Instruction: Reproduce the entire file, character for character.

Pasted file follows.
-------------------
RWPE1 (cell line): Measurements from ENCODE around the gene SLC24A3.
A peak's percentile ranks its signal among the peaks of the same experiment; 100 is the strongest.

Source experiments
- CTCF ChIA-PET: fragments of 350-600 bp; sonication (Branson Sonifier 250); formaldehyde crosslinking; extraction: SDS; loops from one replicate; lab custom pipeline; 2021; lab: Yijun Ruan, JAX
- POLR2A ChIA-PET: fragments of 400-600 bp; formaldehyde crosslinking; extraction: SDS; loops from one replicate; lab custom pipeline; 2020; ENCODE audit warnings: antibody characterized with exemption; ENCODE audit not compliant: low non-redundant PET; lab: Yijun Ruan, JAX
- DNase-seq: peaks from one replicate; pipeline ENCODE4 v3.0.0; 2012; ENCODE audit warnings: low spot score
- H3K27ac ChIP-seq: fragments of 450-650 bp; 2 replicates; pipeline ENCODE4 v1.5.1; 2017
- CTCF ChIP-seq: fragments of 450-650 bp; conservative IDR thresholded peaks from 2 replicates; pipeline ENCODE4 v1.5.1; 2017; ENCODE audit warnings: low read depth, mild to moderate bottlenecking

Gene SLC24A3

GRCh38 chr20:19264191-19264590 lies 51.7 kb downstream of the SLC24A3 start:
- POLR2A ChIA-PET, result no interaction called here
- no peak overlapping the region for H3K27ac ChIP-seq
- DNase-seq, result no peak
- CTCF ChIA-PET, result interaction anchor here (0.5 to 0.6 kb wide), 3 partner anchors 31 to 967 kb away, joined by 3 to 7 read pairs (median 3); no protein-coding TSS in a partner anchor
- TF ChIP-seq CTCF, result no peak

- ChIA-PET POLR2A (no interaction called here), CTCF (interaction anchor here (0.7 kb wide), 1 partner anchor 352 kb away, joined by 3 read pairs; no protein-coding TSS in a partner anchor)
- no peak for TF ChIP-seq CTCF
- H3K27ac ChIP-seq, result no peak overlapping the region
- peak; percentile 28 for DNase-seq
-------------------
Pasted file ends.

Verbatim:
RWPE1 (cell line): Measurements from ENCODE around the gene SLC24A3.
A peak's percentile ranks its signal among the peaks of the same experiment; 100 is the strongest.

Source experiments
- CTCF ChIA-PET: fragments of 350-600 bp; sonication (Branson Sonifier 250); formaldehyde crosslinking; extraction: SDS; loops from one replicate; lab custom pipeline; 2021; lab: Yijun Ruan, JAX
- POLR2A ChIA-PET: fragments of 400-600 bp; formaldehyde crosslinking; extraction: SDS; loops from one replicate; lab custom pipeline; 2020; ENCODE audit warnings: antibody characterized with exemption; ENCODE audit not compliant: low non-redundant PET; lab: Yijun Ruan, JAX
- DNase-seq: peaks from one replicate; pipeline ENCODE4 v3.0.0; 2012; ENCODE audit warnings: low spot score
- H3K27ac ChIP-seq: fragments of 450-650 bp; 2 replicates; pipeline ENCODE4 v1.5.1; 2017
- CTCF ChIP-seq: fragments of 450-650 bp; conservative IDR thresholded peaks from 2 replicates; pipeline ENCODE4 v1.5.1; 2017; ENCODE audit warnings: low read depth, mild to moderate bottlenecking

Gene SLC24A3

GRCh38 chr20:19264191-19264590 lies 51.7 kb downstream of the SLC24A3 start:
- POLR2A ChIA-PET, result no interaction called here
- no peak overlapping the region for H3K27ac ChIP-seq
- DNase-seq, result no peak
- CTCF ChIA-PET, result interaction anchor here (0.5 to 0.6 kb wide), 3 partner anchors 31 to 967 kb away, joined by 3 to 7 read pairs (median 3); no protein-coding TSS in a partner anchor
- TF ChIP-seq CTCF, result no peak

- ChIA-PET POLR2A (no interaction called here), CTCF (interaction anchor here (0.7 kb wide), 1 partner anchor 352 kb away, joined by 3 read pairs; no protein-coding TSS in a partner anchor)
- no peak for TF ChIP-seq CTCF
- H3K27ac ChIP-seq, result no peak overlapping the region
- peak; percentile 28 for DNase-seq